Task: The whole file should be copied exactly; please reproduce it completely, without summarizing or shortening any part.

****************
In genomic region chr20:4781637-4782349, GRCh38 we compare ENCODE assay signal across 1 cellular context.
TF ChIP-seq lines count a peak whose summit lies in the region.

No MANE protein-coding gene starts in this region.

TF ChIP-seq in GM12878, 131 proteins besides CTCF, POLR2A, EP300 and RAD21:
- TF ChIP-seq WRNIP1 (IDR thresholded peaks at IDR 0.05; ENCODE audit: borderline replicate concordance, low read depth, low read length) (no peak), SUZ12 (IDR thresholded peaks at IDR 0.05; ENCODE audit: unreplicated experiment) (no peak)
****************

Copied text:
In genomic region chr20:4781637-4782349, GRCh38 we compare ENCODE assay signal across 1 cellular context.
TF ChIP-seq lines count a peak whose summit lies in the region.

No MANE protein-coding gene starts in this region.

TF ChIP-seq in GM12878, 131 proteins besides CTCF, POLR2A, EP300 and RAD21:
- TF ChIP-seq WRNIP1 (IDR thresholded peaks at IDR 0.05; ENCODE audit: borderline replicate concordance, low read depth, low read length) (no peak), SUZ12 (IDR thresholded peaks at IDR 0.05; ENCODE audit: unreplicated experiment) (no peak)